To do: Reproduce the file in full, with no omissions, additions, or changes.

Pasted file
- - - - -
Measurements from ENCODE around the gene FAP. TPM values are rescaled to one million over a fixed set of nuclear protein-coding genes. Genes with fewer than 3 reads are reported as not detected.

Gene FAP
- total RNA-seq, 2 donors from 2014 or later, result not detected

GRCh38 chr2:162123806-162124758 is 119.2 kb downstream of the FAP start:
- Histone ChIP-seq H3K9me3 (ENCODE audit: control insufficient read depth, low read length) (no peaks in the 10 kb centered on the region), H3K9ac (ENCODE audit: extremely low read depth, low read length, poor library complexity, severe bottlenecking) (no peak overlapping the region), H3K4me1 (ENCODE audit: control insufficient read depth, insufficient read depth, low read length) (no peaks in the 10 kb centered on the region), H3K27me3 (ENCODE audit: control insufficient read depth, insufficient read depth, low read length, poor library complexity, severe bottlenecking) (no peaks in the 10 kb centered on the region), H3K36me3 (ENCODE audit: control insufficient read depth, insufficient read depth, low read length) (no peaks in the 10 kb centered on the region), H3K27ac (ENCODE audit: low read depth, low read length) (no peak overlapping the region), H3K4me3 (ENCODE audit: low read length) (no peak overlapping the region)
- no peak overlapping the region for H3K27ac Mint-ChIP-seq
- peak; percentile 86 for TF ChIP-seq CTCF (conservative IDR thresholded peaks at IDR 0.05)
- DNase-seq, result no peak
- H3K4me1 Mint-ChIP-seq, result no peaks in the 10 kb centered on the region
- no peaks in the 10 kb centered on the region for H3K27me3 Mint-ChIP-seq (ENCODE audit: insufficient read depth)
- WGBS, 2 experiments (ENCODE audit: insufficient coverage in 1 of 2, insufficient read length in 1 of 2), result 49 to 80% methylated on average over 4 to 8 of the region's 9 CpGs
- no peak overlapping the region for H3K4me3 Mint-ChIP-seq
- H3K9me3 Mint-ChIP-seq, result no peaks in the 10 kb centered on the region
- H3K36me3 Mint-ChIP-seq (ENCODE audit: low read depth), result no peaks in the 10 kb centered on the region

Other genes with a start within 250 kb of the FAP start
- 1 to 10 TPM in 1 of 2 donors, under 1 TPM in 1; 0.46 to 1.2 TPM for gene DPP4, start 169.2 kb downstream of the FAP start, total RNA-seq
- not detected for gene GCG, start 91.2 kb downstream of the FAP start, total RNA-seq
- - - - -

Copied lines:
Measurements from ENCODE around the gene FAP. TPM values are rescaled to one million over a fixed set of nuclear protein-coding genes. Genes with fewer than 3 reads are reported as not detected.

Gene FAP
- total RNA-seq, 2 donors from 2014 or later, result not detected

GRCh38 chr2:162123806-162124758 is 119.2 kb downstream of the FAP start:
- Histone ChIP-seq H3K9me3 (ENCODE audit: control insufficient read depth, low read length) (no peaks in the 10 kb centered on the region), H3K9ac (ENCODE audit: extremely low read depth, low read length, poor library complexity, severe bottlenecking) (no peak overlapping the region), H3K4me1 (ENCODE audit: control insufficient read depth, insufficient read depth, low read length) (no peaks in the 10 kb centered on the region), H3K27me3 (ENCODE audit: control insufficient read depth, insufficient read depth, low read length, poor library complexity, severe bottlenecking) (no peaks in the 10 kb centered on the region), H3K36me3 (ENCODE audit: control insufficient read depth, insufficient read depth, low read length) (no peaks in the 10 kb centered on the region), H3K27ac (ENCODE audit: low read depth, low read length) (no peak overlapping the region), H3K4me3 (ENCODE audit: low read length) (no peak overlapping the region)
- no peak overlapping the region for H3K27ac Mint-ChIP-seq
- peak; percentile 86 for TF ChIP-seq CTCF (conservative IDR thresholded peaks at IDR 0.05)
- DNase-seq, result no peak
- H3K4me1 Mint-ChIP-seq, result no peaks in the 10 kb centered on the region
- no peaks in the 10 kb centered on the region for H3K27me3 Mint-ChIP-seq (ENCODE audit: insufficient read depth)
- WGBS, 2 experiments (ENCODE audit: insufficient coverage in 1 of 2, insufficient read length in 1 of 2), result 49 to 80% methylated on average over 4 to 8 of the region's 9 CpGs
- no peak overlapping the region for H3K4me3 Mint-ChIP-seq
- H3K9me3 Mint-ChIP-seq, result no peaks in the 10 kb centered on the region
- H3K36me3 Mint-ChIP-seq (ENCODE audit: low read depth), result no peaks in the 10 kb centered on the region

Other genes with a start within 250 kb of the FAP start
- 1 to 10 TPM in 1 of 2 donors, under 1 TPM in 1; 0.46 to 1.2 TPM for gene DPP4, start 169.2 kb downstream of the FAP start, total RNA-seq
- not detected for gene GCG, start 91.2 kb downstream of the FAP start, total RNA-seq